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N Troy, there lies the scene : from Isles of Greece
The Princes orgillous, their high blood cbafod,
Have to the port of Athens sent their ships,
Fraught with the ministers and instruments
Of cruel war. Sixty and nine that wore
Their crownets régal, from th' Athenian bay
Put forth toward Phrygia, and their vow is made
To ransack Troy; witbin whose strong immures,
Tbe ravijb'd Helen, Menelaus' Queen,
With wanton Paris Aceps, and that's the quarrel.
To Tenedos they come-
And tbe deep-drawing barks do tbere disgorge
Their warlike fraughtage. Now on Dardan plains,
Tbe frefs and yet unbruised Greeks do pitch
Their brave pavilions. Priam's ''fix gates i'th' city,
Dardan and Thymbria, Ilia, Scæa, Trojan,
And Antenorides, with masy staples
And corresponsive and full-filling bolts,
? Sperrl up tbe fons of Troy.
Now Expectation tickling skirti spirits
On one and other fide, Trojan and Greek,
Sets all on bazard. Hither am I come
A Prologue arm’d, but not in confidence
Of Author's per, or Actor's voice; but suited
In like conditions as our argument ;
To tell you (fair bebolders) that our play:
Leaps o'er the vaunt and firstlings of those broils,
'Ginning i'th' middle : starting thence away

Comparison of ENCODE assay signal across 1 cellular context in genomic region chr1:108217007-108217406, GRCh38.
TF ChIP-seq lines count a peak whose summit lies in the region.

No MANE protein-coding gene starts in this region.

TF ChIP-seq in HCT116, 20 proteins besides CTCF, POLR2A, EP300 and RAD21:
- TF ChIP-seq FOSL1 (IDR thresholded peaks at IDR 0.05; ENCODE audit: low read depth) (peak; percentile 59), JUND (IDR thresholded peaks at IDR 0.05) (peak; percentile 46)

Towbat may be digested in a Play.
Like, or find fault, do as your pleasures are,
Now good, or bad, 'ris but the chance of war.
DRA i fix-gated city, ... old edit. Theob. emend.
Stis ... old edit, Theob. emend.
A bastard son of Priam, j
Helen, Wife to Menelaus, in Love with Paris.
Andromache, Wife to Hector.
Caffandra, Daughter to Priam, a Prophetess.
Cressida, Daughter to Calchas, in Love with Troilus.
Alexander, Servant to Crellida.
Boy, Page to Troilus.
Trojan and Greek Soldiers, with other Attendants.
SCENE Troy and the Grecian Camp.
The Story originally written by Lollius an old Lombard
Autbor, and since by Chaucer. Pope. It is also found in an old English Story-book of the three
destructions of Troy, from which many of the circumstances in this Play are borrow'd, they being to be found no where else.
Priam's Palace within the Walls of Troy, but fupposed to bave a htuation a little distant fron
the rest of the City.
Enter Pandarus and Troilus.
ALL here my varlet, I'll unarm again.
Why should I war without the walls of Troy,
That find such cruel battle here within ?
Each Trojan that is master of his heart,
Let him to field, Troilus alas ! hath none.
Pan. Will this geer ne'er be mended ?
Troi. The Greeks are strong, and skilful to their strength,
Fierce to their skill, and to their fierceness valiant.
But I am weaker than a woman's tear,
Tamer (a) Before this Play of Troilus and Cressida printed in 1609 is a Bookfeller's preface, fhewing that forft imprefion to have been before the Play bad been a&ted, and that it was published without Shakespear's knowledge from a copy that had fallen into the Bookseller's bands. Mr. Dryden thinks this one of the first of our Author's Plays : But on the contrary, it may be judg' from the foremention'd Preface bat it was one of his last; and the great number of observations, both moral and politick, (with which ibis piece is crowded more than ery orber of bis seems to confirm that opinion, Pope.